|Support type:||Scholarships in Brazil - Scientific Initiation|
|Effective date (Start):||December 01, 2020|
|Effective date (End):||November 30, 2021|
|Field of knowledge:||Engineering - Civil Engineering - Geotechnical Engineering|
|Principal Investigator:||Cristina de Hollanda Cavalcanti Tsuha|
|Grantee:||Ricardo Caires Formigari|
|Home Institution:||Escola de Engenharia de São Carlos (EESC). Universidade de São Paulo (USP). São Carlos , SP, Brazil|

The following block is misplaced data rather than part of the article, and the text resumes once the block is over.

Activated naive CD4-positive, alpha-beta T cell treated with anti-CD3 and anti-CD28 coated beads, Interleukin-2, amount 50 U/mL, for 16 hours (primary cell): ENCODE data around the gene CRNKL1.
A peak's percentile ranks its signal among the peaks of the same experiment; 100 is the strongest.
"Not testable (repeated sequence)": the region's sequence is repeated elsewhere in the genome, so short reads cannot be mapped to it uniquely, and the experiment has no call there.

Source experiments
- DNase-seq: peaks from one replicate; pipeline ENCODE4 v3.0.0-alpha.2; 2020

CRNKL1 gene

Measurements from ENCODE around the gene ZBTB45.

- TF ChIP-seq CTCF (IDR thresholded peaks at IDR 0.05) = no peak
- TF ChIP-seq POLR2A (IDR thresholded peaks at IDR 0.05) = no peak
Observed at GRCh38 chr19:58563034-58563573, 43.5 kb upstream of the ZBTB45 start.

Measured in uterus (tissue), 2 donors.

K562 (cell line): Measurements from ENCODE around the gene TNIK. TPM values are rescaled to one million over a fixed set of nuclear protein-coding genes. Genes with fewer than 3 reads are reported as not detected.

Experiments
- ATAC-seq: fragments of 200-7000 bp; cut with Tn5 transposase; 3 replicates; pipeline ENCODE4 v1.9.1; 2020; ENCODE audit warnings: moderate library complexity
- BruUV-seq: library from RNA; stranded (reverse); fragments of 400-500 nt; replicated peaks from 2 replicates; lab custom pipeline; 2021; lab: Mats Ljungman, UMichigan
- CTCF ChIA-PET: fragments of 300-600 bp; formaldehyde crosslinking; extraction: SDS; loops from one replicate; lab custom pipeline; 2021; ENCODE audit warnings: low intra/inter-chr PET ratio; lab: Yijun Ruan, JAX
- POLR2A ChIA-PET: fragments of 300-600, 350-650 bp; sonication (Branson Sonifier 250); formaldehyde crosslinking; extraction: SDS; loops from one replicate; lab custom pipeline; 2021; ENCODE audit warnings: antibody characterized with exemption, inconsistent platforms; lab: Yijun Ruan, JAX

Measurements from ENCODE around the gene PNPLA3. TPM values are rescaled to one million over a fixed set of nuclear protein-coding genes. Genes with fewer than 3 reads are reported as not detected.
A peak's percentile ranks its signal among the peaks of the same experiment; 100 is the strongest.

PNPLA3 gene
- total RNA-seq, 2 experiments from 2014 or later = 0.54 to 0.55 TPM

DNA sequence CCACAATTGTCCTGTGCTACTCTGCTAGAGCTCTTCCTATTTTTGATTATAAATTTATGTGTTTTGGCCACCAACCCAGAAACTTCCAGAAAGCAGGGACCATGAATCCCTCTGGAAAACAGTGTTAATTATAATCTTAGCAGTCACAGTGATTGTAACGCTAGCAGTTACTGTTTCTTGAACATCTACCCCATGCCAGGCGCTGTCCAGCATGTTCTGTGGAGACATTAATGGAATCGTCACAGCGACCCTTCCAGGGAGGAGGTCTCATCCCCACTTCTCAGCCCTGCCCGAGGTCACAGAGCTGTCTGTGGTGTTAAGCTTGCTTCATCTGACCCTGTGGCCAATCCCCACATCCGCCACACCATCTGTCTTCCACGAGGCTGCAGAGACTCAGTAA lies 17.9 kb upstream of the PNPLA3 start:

Pile foundations have been normally used to support structures. In addition to this basic function, they can also be used to explore the shallow geothermal energy available in the ground, in order to reduce the consumption of electrical energy for the air conditioning of buildings.Due to the Brazilian climatic condition, a large part of the electricity consumption is associated with artificial air conditioning systems. Therefore, in view of the reduction of natural reserves in our country, and of the increasing environmental restrictions, it is fundamental to develop and also study the feasibility of new possibilities for clean energy to supply this demand.Seeing that the average ground temperature, after a certain depth, is approximately constant, the shallow geothermal energy for building air conditioning has been used successfully in different countries. For this purpose, systems of geothermal heat pumps connected to pipes installed in the foundation can be used to allow the thermal exchange of the building with the subsoil by means of water circulation. According to the building's need, the heat exchanger pipes can remove heat from the building and reject in the ground, or extract heat from ground. However, due to the fact that the predominant demand for buildings in Brazil is for cooling, the continuous use of this system in this case, continuously rejecting heat in the ground medium (without extracting), may reduce its efficiency over the years of use. On the other hand, previous studies show that for cases where the foundation is predominantly used to reject heat in the ground (regions of hot climate) or to extract heat (regions of cold climate), the presence of groundwater flow around the piles contributes for heat dissipation, and for the subsoil to return to natural temperature after continuous use of the geothermal energy system. For a better understanding of this effect of the groundwater flow, the present project was developed with the objective of analyzing the temperature variation of heat exchanger piles and of the surrounding soil, using small scale physical models, tested in sand, in dry and saturated conditions, under different water flow velocity values.